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By Herb Bowie
When historians look at the long span of our human history, they try to make sense of our arc of cultural evolution by breaking it up into phases: the agrarian era, the industrial era, the digital era, and so forth.
But of course, there are multiple perspectives we can use for this sort of exercise.
Perhaps the most important perspective to consider is the relationship of our human population to the rest of our world.
To start with, of course, we were hunter-gatherers. As such, we were just one more element of the natural world, one species among many. We might call this the Natural era – we were just one part of Nature. Our human population level was at about 10 million people back then.
In the Agrarian era, we domesticated other plants and animals in order to make food acquisition safer, more predictable, and more productive. We might call this an era of Environmental Concentration: we were just taking elements of our natural world – water, plants and animals – and concentrating them in specific areas where we could keep an eye on them. The result in terms of human population growth? A world population of 250 million people.
The Industrial era followed, in which we learned to perform large-scale extraction of resources from our planet, and use those resources for lighting, temperature control and transportation and for further resource manipulation. This era resulted in a human population level of six billion people by the end of the 20th century.
Of course, along with this industrialization, humans have had new and different sorts of effects on the environment. We've been able to extract huge volumes of natural resources from one part of the world and transport them to another. And our industrial processes produced unnatural and undesirable byproducts – often in the form of environmental pollution.
I call this the era of Environmental Accommodation because, as we learned of our environmental impacts, or as they became more severe, we worked out various sorts of accommodations – we moved the trash dump farther away, or we cleaned up a particular lake or river or site, or we removed a particular environmental hazard from a particular product (as when we developed unleaded gasoline).
And so our industrialization and our human population growth continued – with population levels approaching eight billion today – proceeding through a series of accommodations with our natural world, generally reacting one at a time to the first-order impacts of our industrial actions as we became aware of them.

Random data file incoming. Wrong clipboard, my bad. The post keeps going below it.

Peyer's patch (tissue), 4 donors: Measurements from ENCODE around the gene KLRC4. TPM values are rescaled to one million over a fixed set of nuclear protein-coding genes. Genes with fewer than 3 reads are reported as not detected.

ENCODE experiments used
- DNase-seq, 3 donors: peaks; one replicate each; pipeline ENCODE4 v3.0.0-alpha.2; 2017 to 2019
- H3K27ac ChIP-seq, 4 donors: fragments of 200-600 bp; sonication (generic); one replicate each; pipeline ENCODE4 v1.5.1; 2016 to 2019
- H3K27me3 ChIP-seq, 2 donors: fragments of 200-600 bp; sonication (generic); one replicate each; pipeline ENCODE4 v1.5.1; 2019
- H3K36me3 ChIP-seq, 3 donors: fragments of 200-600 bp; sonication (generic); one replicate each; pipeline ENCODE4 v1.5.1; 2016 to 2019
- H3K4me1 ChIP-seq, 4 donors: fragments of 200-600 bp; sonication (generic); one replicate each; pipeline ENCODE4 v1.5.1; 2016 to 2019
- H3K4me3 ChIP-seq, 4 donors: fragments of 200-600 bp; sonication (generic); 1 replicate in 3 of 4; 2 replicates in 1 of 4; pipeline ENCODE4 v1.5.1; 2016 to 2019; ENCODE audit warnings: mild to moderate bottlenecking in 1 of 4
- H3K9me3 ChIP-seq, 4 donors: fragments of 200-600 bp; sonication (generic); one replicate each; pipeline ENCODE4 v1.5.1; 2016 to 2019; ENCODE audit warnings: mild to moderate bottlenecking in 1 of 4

And for a considerable period of time, arguably, this was an effective approach, as the benefits of further industrialization could be widely shared, while the undesirable side-effects could be minimized or shunted off to places where they would have little direct impact on humans.
However we're now seeing multiple indications that this era is coming to a close.
Global Climate Change is unlike the sorts of environmental impacts we're used to dealing with via accommodation.
First of all, it's global, not local – we can't create an accommodation by moving something somewhere else.
Next, it's a second-order impact that in turn causes many other impacts. For example, the burning of fossil fuels has increased the concentration of carbon dioxide in our atmosphere, which in turn traps more heat in our atmosphere, which in turn, as one example, is warming our oceans and causing massive die-offs of coral reefs around the world. But carbon dioxide is not the only contributor – there's also methane, nitrous oxide and CFCs. So, multiple causes and multiple cascading effects.
As another example, we have the phenomenon of species extinction. During the era of Environmental Accommodation, we responded by labeling some species as endangered, and taking steps to protect them. But now a recent report from the United Nations tells us that around 1 million species of plants and animals are threatened with extinction, with the end of the line coming within decades. We can't respond to the dangers threatening all of these species via one-off accommodations – it's just not practical.
And then, just to provide one more example, we have groundwater depletion. As irrigation increases in order to maximize agricultural output, we are drawing more water out of our aquifers than is being replaced by natural means, ultimately resulting in shortages of usable water for human consumption and for agriculture – and further increasing the strength and frequency of wildfires.